Additionally, while many stereotypically characterize immigrant families as being grossly underprivileged financially, this assumption may not hold water. Statistics compiled by the Thomas Jefferson Program for Public Policy at the College of William and Mary report that the difference in average annual salary between immigrant and native-born Virginians is small, a mere $1000. Furthermore, the average annual salary for immigrant Virginians is $24,000, grossly exceeding the national average immigrant salary of $18,000. With this in mind, perhaps our tax dollars would be better spent improving selective scholarship programs for talented students from undocumented families and rewarding high-achieving students, not parents who refuse to become naturalized taxpayers.

It comes down to a question of elementary school-level fair play. Why should you, as a tax-paying, hard-working citizen of the commonwealth be footing the education bill for undocumented students in these difficult economic times? The American dream demands more of us than empty handouts for un-naturalized residents.  It demands lasting confidence in the resiliency and motivation of those willing to work for a place among Virginia’s finest and most educated workers. It demands the willingness of all of us to provide resources generously and in the most efficient way possible to create opportunity for all. These six bills simply do not meet these essential criteria.

Email William Plews-Ogan at wmplewsogan@email.wm.edu.

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William Plews-Ogan

(1) Reader Comment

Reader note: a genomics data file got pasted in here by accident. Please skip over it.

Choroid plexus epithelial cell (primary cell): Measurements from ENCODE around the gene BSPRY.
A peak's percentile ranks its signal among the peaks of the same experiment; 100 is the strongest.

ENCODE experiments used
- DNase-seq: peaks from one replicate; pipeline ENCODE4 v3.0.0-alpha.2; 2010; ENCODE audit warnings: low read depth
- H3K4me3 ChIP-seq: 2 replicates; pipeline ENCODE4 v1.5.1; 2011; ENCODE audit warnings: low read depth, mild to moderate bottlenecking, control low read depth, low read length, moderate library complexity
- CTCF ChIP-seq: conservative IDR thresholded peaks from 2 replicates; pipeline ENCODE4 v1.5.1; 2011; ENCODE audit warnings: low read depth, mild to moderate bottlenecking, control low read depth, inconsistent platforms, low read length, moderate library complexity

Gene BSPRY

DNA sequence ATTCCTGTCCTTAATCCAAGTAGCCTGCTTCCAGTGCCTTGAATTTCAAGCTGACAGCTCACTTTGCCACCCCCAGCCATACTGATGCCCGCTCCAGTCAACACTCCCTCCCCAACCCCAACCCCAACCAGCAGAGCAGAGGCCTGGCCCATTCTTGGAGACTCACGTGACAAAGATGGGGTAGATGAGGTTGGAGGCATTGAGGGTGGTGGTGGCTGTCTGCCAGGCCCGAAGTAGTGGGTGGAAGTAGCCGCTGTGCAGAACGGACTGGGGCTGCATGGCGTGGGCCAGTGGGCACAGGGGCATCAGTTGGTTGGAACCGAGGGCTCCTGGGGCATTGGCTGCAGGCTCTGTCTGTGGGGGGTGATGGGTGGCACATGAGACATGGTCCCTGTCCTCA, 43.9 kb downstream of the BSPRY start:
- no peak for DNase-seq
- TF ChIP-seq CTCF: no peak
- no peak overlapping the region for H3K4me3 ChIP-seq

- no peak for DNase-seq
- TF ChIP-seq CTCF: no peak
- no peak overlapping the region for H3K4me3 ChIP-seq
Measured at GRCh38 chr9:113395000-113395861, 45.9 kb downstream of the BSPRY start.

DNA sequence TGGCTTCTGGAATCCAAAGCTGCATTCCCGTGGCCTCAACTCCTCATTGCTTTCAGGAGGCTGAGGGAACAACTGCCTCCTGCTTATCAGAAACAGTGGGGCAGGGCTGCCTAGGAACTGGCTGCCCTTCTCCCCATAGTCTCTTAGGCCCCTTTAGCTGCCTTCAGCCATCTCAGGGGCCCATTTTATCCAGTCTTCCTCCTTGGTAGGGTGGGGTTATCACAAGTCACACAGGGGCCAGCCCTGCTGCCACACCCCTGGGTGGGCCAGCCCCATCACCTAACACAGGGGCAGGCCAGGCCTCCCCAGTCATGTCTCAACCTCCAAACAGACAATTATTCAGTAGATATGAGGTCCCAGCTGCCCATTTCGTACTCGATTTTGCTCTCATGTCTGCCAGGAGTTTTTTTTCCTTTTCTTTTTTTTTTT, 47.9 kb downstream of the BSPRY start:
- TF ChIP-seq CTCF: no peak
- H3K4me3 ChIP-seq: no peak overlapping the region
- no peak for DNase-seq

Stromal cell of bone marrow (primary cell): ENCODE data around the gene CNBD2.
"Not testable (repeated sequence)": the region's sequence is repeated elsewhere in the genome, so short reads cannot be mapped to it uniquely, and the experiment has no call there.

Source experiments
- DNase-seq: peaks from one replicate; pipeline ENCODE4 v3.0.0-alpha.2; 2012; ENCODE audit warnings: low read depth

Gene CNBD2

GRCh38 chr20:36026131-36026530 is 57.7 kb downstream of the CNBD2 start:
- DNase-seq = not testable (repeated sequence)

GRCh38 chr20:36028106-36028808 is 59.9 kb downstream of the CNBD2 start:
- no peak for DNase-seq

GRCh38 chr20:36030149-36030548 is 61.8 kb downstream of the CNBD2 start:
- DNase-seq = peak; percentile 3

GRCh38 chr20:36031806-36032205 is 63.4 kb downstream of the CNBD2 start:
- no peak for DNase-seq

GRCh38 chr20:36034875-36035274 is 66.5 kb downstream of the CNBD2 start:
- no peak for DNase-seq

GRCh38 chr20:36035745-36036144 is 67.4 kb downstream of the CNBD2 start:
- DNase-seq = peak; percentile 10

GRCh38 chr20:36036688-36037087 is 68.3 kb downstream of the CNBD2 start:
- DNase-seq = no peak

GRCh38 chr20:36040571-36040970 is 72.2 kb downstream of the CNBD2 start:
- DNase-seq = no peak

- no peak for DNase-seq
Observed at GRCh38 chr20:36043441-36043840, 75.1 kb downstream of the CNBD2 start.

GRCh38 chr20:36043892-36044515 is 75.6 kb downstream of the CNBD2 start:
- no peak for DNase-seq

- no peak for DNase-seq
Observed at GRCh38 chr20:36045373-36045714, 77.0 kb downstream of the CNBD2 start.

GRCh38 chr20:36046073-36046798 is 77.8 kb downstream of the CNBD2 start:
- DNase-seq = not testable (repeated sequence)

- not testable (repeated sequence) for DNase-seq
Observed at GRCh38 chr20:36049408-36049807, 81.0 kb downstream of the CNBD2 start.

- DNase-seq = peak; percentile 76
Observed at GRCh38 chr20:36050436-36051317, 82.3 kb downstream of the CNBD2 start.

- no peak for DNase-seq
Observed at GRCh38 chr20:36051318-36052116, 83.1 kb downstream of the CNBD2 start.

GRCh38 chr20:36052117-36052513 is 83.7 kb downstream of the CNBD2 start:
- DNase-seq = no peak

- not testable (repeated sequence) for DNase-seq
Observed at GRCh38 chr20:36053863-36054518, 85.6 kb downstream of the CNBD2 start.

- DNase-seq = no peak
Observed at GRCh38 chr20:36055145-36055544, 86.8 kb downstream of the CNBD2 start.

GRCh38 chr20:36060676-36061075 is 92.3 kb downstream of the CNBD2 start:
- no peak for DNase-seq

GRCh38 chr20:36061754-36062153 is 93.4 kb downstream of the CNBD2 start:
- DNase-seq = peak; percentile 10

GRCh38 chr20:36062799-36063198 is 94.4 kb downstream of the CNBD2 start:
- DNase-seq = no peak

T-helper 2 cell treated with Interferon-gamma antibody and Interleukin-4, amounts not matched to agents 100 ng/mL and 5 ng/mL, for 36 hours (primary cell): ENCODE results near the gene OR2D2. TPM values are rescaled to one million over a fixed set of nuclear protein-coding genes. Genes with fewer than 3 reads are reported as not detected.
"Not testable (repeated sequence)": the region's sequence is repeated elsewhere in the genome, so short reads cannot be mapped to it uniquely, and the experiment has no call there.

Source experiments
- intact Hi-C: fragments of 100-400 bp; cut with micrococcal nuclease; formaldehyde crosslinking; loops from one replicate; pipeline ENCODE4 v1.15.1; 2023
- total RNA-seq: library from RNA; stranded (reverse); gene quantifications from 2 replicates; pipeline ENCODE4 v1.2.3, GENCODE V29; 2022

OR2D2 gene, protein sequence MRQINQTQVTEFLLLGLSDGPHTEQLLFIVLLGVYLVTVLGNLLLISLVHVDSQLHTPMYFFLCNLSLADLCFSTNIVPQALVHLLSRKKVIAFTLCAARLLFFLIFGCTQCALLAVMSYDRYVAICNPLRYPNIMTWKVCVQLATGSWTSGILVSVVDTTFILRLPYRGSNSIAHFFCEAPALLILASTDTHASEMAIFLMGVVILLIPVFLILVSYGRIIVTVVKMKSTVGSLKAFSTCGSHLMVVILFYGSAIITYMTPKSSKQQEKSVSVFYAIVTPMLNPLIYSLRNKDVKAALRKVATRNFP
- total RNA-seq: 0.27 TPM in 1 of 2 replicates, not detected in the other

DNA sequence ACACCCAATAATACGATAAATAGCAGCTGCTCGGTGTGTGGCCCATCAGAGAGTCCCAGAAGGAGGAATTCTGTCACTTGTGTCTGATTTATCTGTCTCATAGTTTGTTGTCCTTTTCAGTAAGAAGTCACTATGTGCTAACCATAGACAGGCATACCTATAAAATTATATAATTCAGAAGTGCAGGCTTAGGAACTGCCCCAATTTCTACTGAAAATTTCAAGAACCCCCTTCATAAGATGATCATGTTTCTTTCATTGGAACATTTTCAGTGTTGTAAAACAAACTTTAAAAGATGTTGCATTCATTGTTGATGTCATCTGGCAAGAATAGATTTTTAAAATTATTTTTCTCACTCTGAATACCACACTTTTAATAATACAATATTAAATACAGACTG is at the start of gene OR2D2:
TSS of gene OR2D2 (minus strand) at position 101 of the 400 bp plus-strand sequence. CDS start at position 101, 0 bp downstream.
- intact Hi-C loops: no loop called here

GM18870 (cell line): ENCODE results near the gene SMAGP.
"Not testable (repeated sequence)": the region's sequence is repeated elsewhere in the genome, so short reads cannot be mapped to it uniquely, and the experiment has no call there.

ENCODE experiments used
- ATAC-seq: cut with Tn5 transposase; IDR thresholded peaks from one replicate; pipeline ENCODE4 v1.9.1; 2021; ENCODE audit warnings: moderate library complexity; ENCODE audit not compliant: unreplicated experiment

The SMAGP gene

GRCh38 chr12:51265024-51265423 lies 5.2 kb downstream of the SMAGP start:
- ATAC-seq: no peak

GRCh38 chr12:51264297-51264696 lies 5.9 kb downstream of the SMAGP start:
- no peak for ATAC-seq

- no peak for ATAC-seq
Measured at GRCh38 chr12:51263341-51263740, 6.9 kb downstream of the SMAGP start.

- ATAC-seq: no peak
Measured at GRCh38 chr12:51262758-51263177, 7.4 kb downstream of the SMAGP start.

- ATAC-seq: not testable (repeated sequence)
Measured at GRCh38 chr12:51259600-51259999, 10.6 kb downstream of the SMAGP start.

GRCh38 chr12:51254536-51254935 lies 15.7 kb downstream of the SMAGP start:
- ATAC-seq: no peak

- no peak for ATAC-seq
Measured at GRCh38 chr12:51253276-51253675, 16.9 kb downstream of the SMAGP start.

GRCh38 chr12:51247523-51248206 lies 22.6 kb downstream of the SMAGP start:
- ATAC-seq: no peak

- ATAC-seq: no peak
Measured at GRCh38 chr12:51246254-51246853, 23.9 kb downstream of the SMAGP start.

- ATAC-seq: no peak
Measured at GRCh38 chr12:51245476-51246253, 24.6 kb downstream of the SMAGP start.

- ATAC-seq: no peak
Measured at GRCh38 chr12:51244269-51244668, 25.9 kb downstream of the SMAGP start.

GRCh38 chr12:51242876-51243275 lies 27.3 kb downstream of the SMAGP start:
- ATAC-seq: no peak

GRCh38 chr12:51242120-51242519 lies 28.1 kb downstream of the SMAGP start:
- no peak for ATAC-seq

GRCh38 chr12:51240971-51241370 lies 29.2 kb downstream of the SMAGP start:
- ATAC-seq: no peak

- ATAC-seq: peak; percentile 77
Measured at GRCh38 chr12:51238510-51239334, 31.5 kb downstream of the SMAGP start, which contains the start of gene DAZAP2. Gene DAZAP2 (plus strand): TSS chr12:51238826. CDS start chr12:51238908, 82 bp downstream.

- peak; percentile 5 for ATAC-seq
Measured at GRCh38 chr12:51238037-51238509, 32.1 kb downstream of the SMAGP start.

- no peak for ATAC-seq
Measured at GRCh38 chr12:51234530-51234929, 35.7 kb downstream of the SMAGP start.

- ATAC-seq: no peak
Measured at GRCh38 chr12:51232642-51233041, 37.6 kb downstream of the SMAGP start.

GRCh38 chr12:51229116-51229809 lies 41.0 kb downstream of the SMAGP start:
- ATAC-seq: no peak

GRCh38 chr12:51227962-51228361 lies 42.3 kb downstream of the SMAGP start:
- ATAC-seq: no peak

1. gab
    January 28, 2013 at 10:21 AM

    William- You interchangeably use the term "undocumented immigrant" with "immigrant," which is a gross mistake. This article had the potential of being informative and eye-opening but instead, you tainted any credibility you may have had by using sweeping generalizations. In addition, you should clarify what constitutes a "Virginia immigrant" as opposed to a "native-born" Virginian, based on what you've written, a VA immigrant could easily be someone who has come to VA from another state and is a legal US citizen. Another incorrect assumption you have made is that all illegal immigrants do not pay taxes. The Maryland DREAM Act requires for families to provide documentation proving they have paid income taxes for a certain period of time, before their child can be enrolled in higher education. In addition to that, many illegal immigrants who receive paychecks have significant amounts of their pay deduced from the Social Security administration. In 2011 alone, $11.2 billion dollars went into SS from workers, who for the most part, are considered to be illegal- people who will never reap the benefits of Medicare/aid or social security. Although my political views may differ from yours, I believe you should hold yourself to a higher standard than to post a pseudo-informed opinion piece.